And yes inventors and engineers all the way, from the bow and arrow to the home, to the sky scraper, to the submarine, to the automobile, and the computer. With no mind prodding forward attempting to take what is on earth and turn it into something novel and useful, civilization would not exist.
edit on 14-5-2013 by ImaFungi because: (no reason given)



posted on May, 14 2013 @ 05:12 PM
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reply to post by ImaFungi
 


That's a good question and I've often wondering about it. Generally speaking most people who are considered geniuses in one area, lack in others. Like a physicist probably wouldn't be the best author, and an incredible author or musician probably couldn't invent anything substantial in science or engineering. But sometimes you see people who have a touch for everything. I think it all depends on individual brain chemistry, honestly, and what one decides to pursue.



posted on May, 14 2013 @ 05:29 PM
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Originally posted by ImaFungi
reply to post by XPLodER
 


I didnt mean for all that to be about savants... only the sentence saying; there are also autistic savants, I did not embellish as much as I should have perhaps, but I meant to say that because the term autistic implies some sort of mental disorder/difference and some of their actions may be perceived as quite mad or weird or bizarre, and yet they are capable of extraordinary intellectual achievements. So everything under that sentence, was referring to creative genius in general.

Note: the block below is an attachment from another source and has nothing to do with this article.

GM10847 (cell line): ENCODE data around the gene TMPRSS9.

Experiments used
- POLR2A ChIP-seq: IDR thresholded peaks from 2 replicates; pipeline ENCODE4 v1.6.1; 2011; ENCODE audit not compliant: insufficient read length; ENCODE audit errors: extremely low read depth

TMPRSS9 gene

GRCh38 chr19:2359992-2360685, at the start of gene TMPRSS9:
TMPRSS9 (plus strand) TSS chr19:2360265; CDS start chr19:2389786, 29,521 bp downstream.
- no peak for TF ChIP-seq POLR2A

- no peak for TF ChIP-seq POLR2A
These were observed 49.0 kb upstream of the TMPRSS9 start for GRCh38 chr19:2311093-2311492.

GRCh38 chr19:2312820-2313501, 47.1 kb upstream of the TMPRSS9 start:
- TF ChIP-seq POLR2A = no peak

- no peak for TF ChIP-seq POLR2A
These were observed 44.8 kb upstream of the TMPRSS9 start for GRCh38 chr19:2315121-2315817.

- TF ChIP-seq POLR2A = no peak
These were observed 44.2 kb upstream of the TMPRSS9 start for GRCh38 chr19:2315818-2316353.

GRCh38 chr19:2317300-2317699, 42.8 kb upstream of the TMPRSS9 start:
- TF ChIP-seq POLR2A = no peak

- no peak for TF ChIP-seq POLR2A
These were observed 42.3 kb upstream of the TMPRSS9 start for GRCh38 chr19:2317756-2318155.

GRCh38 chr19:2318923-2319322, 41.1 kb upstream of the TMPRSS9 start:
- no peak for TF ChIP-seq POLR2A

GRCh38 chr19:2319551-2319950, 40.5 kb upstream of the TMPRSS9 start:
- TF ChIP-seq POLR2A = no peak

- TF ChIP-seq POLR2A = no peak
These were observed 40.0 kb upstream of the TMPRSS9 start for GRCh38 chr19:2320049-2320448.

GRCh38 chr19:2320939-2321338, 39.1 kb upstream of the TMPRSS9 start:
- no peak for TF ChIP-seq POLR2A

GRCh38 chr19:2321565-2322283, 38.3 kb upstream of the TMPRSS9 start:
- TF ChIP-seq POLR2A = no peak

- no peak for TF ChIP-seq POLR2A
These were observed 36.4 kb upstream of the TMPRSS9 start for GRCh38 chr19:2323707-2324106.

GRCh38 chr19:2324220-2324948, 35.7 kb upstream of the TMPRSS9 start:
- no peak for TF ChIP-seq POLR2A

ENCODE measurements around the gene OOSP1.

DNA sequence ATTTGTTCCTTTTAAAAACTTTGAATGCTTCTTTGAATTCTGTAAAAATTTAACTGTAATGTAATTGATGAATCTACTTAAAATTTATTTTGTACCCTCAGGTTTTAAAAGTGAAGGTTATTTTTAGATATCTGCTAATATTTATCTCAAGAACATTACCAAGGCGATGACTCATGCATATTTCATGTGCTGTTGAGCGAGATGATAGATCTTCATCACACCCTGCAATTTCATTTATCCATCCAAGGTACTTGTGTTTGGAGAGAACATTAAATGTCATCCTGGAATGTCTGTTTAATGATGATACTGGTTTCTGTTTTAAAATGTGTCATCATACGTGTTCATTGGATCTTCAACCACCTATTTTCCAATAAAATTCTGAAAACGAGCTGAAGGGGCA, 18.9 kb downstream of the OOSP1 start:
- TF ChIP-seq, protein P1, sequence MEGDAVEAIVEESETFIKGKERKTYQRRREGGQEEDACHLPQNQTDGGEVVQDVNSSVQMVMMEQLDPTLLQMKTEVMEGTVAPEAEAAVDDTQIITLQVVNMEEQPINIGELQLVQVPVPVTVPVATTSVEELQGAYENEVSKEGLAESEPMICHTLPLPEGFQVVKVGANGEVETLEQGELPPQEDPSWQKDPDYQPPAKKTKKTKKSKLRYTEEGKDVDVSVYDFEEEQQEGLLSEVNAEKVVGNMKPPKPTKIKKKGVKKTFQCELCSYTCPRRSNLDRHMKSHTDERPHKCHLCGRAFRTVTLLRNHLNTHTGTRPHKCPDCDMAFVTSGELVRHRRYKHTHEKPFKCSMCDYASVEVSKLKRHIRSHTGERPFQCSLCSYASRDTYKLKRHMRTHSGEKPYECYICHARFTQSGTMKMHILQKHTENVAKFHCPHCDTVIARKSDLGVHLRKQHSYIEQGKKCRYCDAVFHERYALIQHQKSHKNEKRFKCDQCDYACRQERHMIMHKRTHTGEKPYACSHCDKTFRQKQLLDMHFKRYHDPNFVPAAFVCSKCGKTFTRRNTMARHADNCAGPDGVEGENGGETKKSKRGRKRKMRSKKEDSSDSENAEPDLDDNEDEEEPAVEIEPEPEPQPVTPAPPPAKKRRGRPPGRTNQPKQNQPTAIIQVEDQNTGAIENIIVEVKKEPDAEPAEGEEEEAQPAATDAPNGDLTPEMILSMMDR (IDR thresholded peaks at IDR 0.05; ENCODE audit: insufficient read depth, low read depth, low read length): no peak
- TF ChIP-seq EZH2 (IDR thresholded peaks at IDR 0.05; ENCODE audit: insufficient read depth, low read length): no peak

my bad, i take things out of context some times



And yes inventors and engineers all the way, from the bow and arrow to the home, to the sky scraper, to the submarine, to the automobile, and the computer. With no mind prodding forward attempting to take what is on earth and turn it into something novel and useful, civilization would not exist.
edit on 14-5-2013 by ImaFungi because: (no reason given)


some of the worlds greatest inventors never get recognition, but without innovation we would still be in caves

xploder



posted on May, 14 2013 @ 05:33 PM
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There is a fine line mostly because to be a genius you by default can't be "normal". I would qualify this with saying that not all "mad" people are geniuses, but I think all geniuses are "mad".

One reason I believe this is that people with a high level of intelligence can contemplate on the dark spots in our minds and truly understand them. Most people are aware of these dark spots, but simply think of them as "crazy thoughts". However the intelligent mind recognizes that they are no more crazy than the next invention/music piece/book/math equation that they are thinking of, these dark spots/thoughts are part of us. They are the part of us that is unconstrained from most logic, fear, and conformity. It is from these thoughts that the intelligent person can pick out their genius ideas. They can realize that they are outside of our "normal", but still see the potential of them being valid.

The downside to this is that "geniuses" are so aware of these dark spots in the mind, that they can in fact start to lose grasp on what is "normal" and then their personality and behavior becomes impacted.
edit on 14-5-2013 by LiberalAlert because: (no reason given)



posted on May, 14 2013 @ 06:03 PM
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reply to post by LiberalAlert
 


Couldn't have said it better myself.



posted on May, 14 2013 @ 06:11 PM
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the more you learn the less you really want to know. Intellect creates an environment of insanity, its as though the world is insane and the smarter you get the more you see it. Therefore you become isolated in your sanity giving the impression that your the abnormal one.



posted on May, 14 2013 @ 06:19 PM
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Sanity is really overrated anyway and Society's Normal is really a a disillusioned state.